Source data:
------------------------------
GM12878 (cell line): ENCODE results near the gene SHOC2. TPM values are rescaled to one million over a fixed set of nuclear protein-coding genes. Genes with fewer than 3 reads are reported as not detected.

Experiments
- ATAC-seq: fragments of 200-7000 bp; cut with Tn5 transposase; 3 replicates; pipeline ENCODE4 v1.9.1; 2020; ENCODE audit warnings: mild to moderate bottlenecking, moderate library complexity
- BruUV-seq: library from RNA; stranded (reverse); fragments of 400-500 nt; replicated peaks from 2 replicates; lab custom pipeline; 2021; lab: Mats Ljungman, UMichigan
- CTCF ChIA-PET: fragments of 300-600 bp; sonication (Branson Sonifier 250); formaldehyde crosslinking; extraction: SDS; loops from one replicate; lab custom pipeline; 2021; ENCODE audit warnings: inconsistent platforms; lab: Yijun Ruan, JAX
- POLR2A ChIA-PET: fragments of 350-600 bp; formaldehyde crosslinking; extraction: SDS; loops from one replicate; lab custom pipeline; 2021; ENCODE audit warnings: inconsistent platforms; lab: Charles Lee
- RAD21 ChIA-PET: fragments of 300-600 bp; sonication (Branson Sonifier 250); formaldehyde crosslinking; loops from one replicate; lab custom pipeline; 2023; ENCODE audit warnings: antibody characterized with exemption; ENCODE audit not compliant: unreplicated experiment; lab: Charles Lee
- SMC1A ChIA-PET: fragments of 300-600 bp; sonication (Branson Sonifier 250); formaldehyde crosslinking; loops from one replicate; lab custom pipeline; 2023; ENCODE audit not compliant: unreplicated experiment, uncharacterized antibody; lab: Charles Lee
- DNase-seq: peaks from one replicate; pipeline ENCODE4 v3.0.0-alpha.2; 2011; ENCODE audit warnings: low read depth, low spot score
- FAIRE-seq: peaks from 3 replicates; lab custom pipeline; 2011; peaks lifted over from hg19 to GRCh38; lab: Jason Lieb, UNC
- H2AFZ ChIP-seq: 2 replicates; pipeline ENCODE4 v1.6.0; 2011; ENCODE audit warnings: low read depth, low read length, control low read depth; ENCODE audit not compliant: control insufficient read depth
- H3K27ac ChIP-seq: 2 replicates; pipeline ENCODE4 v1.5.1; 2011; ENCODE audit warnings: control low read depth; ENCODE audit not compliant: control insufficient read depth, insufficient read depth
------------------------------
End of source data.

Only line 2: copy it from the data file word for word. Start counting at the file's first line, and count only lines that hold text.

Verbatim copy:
Experiments